Wednesday, September 12, 2018

The Mercantile of the Old West

As pioneers, cowboys, and businessmen moved west, they built up towns in the places they settled. As towns sprung up, the people running farms or working and living there needed supplies. They needed everything they couldn't grow, kill, or make themselves.

So unlike most of us, they couldn't just skip off down to the grocery store and pick up a loaf of bread and a jar of jam. They weren't able to simply swing by Target to grab a new dress, a broom, and a milk pail. They'd be making the bread and the jam themselves, most likely, but they'd need flour and sugar or bowls and crockery. They made most of their own clothes, but they did need fabric, thread, buttons, and such. Seeds to plant their gardens and boots to wear while doing it were all found in the mercantile.

Most of the larger cities in the east had general stores, but they also had specialty shops. Dress shops, hat shops, haberdasheries for men's clothing, kitchen supply stores, fabric stores, shoe shops. The western towns normally didn't have such luxuries. Most everything they needed was found all in one place. The mercantile.

For those living on ranches and farms outside town, making the trip to the mercantile was a big deal since the tools and materials they needed for every day work were there. Another reason going into town to the mercantile was a big deal was that they couldn't afford to forget anything because it would be an ordeal to come back for what was forgotten.

A mercantile store in the old west was vital. It was their means to get the items they needed, but it also served as a social gathering spot in many of the western towns. People who lived out on the farms, enjoyed catching up with friends they saw when they stopped in to the mercantile to stock up. Many times the mercantile also served as the post office, so pick up mail and dropping off letters was another opportunity to socialize.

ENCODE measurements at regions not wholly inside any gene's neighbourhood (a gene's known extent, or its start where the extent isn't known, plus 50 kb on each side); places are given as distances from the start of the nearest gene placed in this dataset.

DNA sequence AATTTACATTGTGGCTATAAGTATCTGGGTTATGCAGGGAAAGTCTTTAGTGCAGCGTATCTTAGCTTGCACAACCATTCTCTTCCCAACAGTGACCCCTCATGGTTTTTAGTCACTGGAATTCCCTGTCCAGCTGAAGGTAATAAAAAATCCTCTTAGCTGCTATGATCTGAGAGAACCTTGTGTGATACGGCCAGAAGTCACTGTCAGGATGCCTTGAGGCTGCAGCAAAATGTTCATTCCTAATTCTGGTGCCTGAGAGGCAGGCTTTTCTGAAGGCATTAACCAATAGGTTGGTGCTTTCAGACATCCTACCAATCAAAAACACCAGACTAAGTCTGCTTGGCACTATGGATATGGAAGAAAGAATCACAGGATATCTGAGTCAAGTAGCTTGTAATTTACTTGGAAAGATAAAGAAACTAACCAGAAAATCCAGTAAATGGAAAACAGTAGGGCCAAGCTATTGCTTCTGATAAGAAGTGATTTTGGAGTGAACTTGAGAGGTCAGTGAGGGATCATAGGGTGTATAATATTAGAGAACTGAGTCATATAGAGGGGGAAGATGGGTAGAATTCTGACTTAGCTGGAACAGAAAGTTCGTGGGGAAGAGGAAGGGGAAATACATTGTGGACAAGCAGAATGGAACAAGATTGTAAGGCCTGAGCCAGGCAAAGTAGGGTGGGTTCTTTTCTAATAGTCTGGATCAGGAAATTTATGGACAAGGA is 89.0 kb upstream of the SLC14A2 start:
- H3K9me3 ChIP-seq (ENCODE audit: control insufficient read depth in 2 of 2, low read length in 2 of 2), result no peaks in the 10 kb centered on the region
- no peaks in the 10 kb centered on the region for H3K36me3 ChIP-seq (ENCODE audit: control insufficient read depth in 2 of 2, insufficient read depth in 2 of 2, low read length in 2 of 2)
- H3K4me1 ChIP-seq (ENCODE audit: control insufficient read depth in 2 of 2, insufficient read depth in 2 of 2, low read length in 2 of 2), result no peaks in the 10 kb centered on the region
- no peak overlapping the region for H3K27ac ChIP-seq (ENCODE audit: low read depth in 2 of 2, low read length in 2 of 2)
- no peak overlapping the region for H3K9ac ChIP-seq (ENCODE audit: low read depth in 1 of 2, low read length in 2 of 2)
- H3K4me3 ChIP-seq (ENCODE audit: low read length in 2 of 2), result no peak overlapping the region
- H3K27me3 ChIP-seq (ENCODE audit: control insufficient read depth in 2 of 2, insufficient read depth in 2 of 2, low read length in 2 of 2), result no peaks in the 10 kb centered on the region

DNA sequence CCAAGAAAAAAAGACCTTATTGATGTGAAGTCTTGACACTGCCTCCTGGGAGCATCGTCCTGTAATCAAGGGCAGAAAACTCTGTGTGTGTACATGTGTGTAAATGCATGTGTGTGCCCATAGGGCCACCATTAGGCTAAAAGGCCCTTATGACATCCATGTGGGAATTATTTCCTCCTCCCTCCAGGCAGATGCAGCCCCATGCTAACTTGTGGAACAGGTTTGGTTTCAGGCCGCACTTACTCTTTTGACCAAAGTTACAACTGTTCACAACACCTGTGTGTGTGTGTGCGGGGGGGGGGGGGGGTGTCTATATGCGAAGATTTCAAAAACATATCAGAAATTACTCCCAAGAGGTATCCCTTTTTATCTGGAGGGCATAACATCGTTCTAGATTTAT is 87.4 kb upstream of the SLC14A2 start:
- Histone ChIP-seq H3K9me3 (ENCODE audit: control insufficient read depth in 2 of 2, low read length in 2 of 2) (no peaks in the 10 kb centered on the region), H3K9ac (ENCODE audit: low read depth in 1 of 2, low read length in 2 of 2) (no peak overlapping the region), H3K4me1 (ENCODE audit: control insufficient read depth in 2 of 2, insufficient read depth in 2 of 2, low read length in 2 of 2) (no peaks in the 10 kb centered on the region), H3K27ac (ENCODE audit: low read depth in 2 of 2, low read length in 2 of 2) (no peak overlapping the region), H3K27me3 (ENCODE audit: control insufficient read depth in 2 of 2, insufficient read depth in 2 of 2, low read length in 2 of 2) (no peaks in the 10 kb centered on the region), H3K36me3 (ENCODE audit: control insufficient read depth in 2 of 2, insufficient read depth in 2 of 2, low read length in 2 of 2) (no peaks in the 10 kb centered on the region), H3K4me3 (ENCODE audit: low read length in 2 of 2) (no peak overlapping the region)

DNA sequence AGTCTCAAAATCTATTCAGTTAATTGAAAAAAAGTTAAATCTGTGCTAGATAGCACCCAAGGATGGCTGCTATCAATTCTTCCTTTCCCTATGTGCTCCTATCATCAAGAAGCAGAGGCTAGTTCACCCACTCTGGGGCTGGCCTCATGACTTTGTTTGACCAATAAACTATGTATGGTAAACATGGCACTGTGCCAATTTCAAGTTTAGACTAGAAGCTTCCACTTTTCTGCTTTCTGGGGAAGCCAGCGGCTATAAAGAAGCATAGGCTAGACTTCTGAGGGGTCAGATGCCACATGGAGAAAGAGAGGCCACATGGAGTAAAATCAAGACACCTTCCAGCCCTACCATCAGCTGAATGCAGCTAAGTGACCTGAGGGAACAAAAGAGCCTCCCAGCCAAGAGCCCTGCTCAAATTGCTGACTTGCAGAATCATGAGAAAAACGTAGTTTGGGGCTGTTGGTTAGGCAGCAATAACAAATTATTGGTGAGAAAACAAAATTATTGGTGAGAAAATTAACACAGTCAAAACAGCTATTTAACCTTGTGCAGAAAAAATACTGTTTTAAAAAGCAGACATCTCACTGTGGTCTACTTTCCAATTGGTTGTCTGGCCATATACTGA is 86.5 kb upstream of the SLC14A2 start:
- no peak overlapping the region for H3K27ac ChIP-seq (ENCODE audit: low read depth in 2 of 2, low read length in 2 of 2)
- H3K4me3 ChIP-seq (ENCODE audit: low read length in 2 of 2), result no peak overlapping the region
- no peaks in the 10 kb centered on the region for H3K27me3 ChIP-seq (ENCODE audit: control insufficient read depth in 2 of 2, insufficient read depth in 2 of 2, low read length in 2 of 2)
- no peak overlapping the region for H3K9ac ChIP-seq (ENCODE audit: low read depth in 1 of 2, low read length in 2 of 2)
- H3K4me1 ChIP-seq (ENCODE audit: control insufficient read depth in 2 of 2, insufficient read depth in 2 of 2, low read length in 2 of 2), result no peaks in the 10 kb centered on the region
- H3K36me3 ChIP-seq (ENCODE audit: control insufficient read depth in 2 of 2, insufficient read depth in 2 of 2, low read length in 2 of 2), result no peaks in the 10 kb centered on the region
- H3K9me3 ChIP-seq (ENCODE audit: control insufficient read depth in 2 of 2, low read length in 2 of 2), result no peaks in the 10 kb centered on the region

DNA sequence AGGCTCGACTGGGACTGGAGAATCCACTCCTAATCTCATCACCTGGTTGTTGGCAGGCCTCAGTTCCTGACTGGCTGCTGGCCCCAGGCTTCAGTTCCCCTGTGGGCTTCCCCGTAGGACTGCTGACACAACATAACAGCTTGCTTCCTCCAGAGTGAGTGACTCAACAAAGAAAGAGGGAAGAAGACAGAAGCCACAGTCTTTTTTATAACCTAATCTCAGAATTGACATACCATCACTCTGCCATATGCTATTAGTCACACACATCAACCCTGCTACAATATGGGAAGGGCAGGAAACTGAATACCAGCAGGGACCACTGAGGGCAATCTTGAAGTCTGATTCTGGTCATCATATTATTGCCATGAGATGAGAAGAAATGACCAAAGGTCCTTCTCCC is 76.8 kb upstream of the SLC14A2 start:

The mercantile owner was an entrepreneur. The business was his to run as he saw fit. He could extend credit to people he knew and trusted or he could only accept cash. He could barter with other local businesses, such as the blacksmith or the tailor. He could allow local farms to swap eggs and milk for tools or shoes.

Most mercantile stores in the old western towns were monopolies. The townspeople had no other options - at least none that were practical or desirable. So, the owner made his own rules and his decisions were usually final. More often than not, though, the owner was a benevolent soul who helped out the less fortunate when he could.

The hero in my latest Colorado Matchmakers Series, Cade Jones, was  the mercantile owner in Rocky Ridge, Colorado. A widower with four young children, he was finding it difficult to raise his family and run his store. He needed help. He needed a wife. So, as a savvy business man solves problems, Cade goes to the local matchmaker to get some help.

As luck would have it, the perfect match for Cade drops into his lap with a little help from Susannah Jessup, the local matchmaker.

If you're interested in reading the sweet story of how Cade manages to fall in love and run his thriving mercantile at the same time, you can find it on Amazon.


Annie Boone writes sweet western historical romance with a happy ending guaranteed in every single story. Inspiration comes in many forms and Annie finds more than one way to make her stories entertain and inspire.
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1 comment:

  1. What a great post. I love the old store keepers and can't wait to read the new book. My current WIP might just have a mercantile owner as well. Wink, wink.